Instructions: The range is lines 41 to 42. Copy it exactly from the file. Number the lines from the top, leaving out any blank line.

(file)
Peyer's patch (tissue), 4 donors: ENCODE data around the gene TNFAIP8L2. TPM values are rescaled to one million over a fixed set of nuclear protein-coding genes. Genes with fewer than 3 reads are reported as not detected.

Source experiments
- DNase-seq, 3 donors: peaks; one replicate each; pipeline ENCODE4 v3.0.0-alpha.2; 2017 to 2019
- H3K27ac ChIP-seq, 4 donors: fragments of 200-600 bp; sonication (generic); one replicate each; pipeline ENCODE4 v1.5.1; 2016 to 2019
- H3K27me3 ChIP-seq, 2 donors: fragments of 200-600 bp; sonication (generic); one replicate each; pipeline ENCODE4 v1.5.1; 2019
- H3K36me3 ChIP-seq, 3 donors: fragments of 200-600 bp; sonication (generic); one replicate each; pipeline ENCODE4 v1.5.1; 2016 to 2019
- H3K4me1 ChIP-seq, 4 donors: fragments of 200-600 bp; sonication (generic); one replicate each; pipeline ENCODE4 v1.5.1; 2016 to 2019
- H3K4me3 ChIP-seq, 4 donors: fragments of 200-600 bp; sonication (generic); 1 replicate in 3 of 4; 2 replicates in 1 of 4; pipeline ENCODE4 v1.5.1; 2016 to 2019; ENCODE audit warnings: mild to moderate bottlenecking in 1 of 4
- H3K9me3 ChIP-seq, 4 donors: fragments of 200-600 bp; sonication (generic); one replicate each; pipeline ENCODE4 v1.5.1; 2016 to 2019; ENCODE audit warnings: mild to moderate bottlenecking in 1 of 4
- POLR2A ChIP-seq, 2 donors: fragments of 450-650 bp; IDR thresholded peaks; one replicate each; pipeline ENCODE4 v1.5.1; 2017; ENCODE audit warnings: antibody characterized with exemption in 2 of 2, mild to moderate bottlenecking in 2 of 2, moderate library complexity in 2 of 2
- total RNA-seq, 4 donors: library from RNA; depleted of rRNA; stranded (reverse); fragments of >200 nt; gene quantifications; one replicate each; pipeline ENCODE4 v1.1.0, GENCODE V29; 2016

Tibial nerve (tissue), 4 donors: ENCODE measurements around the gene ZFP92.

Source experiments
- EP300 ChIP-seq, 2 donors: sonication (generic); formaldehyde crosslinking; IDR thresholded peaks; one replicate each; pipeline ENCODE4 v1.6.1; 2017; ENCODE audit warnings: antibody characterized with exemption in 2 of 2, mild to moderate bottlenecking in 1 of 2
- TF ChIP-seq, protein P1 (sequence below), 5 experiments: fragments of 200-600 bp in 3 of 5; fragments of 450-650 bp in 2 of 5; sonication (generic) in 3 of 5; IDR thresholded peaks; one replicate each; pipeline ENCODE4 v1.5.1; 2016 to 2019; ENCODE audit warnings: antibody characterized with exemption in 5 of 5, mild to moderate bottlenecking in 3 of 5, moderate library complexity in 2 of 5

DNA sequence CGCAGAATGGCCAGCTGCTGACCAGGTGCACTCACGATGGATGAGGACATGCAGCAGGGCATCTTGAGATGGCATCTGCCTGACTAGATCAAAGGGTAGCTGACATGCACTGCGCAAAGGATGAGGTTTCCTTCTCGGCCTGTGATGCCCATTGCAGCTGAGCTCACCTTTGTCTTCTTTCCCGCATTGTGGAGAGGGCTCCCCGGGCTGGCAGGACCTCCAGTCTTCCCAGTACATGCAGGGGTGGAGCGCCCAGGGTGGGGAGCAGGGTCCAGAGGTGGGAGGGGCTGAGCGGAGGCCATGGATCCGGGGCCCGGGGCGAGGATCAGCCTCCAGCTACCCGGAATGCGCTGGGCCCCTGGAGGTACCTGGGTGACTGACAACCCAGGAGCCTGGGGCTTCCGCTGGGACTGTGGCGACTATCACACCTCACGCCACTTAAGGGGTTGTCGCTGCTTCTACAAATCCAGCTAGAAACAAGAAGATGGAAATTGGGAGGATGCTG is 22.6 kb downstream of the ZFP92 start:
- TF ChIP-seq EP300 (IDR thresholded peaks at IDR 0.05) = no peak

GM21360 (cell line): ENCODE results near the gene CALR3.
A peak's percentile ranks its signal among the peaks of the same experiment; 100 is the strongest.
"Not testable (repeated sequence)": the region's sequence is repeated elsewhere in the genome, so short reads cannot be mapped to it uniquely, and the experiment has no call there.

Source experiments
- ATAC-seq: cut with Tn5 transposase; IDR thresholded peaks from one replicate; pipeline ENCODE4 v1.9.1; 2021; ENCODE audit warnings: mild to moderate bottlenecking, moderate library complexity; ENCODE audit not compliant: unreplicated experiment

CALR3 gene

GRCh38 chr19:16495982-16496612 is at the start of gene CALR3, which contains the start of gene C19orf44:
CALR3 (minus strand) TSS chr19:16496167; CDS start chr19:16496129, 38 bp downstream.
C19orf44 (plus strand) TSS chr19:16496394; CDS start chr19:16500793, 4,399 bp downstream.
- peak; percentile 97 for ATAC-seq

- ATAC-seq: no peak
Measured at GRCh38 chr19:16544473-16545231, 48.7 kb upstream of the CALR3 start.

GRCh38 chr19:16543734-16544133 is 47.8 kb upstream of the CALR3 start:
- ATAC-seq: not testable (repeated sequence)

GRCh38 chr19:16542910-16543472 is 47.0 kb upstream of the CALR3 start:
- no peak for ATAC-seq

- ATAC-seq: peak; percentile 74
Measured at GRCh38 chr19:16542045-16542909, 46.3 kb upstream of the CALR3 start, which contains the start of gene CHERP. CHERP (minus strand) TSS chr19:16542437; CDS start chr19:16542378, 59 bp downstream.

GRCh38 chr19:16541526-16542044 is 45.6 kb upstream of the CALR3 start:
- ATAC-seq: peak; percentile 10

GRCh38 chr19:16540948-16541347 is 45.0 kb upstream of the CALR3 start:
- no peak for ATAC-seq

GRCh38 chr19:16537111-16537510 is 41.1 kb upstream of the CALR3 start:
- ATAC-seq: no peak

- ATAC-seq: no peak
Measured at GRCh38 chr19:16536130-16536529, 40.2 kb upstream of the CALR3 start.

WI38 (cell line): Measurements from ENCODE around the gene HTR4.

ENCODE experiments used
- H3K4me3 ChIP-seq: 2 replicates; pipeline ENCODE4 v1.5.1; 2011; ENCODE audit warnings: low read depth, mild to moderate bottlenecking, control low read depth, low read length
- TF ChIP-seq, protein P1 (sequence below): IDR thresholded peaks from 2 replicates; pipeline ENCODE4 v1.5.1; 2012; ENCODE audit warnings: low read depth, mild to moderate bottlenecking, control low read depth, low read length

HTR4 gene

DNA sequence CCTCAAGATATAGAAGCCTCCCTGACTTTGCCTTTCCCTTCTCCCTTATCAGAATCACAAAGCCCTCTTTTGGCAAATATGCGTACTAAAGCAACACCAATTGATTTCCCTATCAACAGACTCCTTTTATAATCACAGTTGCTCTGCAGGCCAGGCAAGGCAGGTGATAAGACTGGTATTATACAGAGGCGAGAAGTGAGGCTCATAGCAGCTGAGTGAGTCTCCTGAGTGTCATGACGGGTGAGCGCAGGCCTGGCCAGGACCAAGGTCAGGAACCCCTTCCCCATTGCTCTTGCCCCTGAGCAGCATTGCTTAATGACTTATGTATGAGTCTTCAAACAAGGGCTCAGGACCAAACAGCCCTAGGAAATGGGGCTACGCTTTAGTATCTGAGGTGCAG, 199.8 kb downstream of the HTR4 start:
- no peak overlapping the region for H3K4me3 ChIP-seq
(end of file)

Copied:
- ATAC-seq: no peak

- ATAC-seq: no peak